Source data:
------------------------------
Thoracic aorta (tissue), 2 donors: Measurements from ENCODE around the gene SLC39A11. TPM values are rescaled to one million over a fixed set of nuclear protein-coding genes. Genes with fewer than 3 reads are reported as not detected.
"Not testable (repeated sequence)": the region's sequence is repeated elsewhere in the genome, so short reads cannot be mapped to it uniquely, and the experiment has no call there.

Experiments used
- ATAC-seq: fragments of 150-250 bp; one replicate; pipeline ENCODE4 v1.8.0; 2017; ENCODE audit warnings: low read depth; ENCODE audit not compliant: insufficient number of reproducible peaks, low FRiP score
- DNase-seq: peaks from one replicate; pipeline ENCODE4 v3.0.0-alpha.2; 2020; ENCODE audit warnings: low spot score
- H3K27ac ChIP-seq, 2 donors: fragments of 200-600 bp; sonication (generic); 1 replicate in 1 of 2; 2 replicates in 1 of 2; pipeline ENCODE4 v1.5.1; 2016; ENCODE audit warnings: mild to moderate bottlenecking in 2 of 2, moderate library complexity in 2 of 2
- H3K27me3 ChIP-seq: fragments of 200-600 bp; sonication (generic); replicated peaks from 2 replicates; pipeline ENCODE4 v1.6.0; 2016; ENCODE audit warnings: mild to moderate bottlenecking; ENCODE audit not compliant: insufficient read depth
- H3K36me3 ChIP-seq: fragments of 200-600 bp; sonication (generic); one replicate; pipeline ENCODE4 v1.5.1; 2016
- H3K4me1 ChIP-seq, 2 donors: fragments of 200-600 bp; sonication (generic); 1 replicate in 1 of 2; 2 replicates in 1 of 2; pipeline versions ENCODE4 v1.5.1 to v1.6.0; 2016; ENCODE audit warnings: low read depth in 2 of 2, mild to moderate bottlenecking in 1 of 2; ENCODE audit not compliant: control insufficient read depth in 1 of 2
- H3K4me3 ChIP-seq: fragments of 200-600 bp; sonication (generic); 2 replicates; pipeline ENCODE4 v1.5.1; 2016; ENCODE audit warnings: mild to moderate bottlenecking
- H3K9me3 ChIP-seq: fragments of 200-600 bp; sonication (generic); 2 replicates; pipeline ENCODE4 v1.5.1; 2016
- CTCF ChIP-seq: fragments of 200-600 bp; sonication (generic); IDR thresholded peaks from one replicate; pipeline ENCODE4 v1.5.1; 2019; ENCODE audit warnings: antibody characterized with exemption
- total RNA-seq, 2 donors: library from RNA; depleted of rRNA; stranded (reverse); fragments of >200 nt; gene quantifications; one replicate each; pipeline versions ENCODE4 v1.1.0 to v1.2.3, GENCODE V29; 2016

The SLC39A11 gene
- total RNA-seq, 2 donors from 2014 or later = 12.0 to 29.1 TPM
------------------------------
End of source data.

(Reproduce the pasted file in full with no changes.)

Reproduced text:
Thoracic aorta (tissue), 2 donors: Measurements from ENCODE around the gene SLC39A11. TPM values are rescaled to one million over a fixed set of nuclear protein-coding genes. Genes with fewer than 3 reads are reported as not detected.
"Not testable (repeated sequence)": the region's sequence is repeated elsewhere in the genome, so short reads cannot be mapped to it uniquely, and the experiment has no call there.

Experiments used
- ATAC-seq: fragments of 150-250 bp; one replicate; pipeline ENCODE4 v1.8.0; 2017; ENCODE audit warnings: low read depth; ENCODE audit not compliant: insufficient number of reproducible peaks, low FRiP score
- DNase-seq: peaks from one replicate; pipeline ENCODE4 v3.0.0-alpha.2; 2020; ENCODE audit warnings: low spot score
- H3K27ac ChIP-seq, 2 donors: fragments of 200-600 bp; sonication (generic); 1 replicate in 1 of 2; 2 replicates in 1 of 2; pipeline ENCODE4 v1.5.1; 2016; ENCODE audit warnings: mild to moderate bottlenecking in 2 of 2, moderate library complexity in 2 of 2
- H3K27me3 ChIP-seq: fragments of 200-600 bp; sonication (generic); replicated peaks from 2 replicates; pipeline ENCODE4 v1.6.0; 2016; ENCODE audit warnings: mild to moderate bottlenecking; ENCODE audit not compliant: insufficient read depth
- H3K36me3 ChIP-seq: fragments of 200-600 bp; sonication (generic); one replicate; pipeline ENCODE4 v1.5.1; 2016
- H3K4me1 ChIP-seq, 2 donors: fragments of 200-600 bp; sonication (generic); 1 replicate in 1 of 2; 2 replicates in 1 of 2; pipeline versions ENCODE4 v1.5.1 to v1.6.0; 2016; ENCODE audit warnings: low read depth in 2 of 2, mild to moderate bottlenecking in 1 of 2; ENCODE audit not compliant: control insufficient read depth in 1 of 2
- H3K4me3 ChIP-seq: fragments of 200-600 bp; sonication (generic); 2 replicates; pipeline ENCODE4 v1.5.1; 2016; ENCODE audit warnings: mild to moderate bottlenecking
- H3K9me3 ChIP-seq: fragments of 200-600 bp; sonication (generic); 2 replicates; pipeline ENCODE4 v1.5.1; 2016
- CTCF ChIP-seq: fragments of 200-600 bp; sonication (generic); IDR thresholded peaks from one replicate; pipeline ENCODE4 v1.5.1; 2019; ENCODE audit warnings: antibody characterized with exemption
- total RNA-seq, 2 donors: library from RNA; depleted of rRNA; stranded (reverse); fragments of >200 nt; gene quantifications; one replicate each; pipeline versions ENCODE4 v1.1.0 to v1.2.3, GENCODE V29; 2016

The SLC39A11 gene
- total RNA-seq, 2 donors from 2014 or later = 12.0 to 29.1 TPM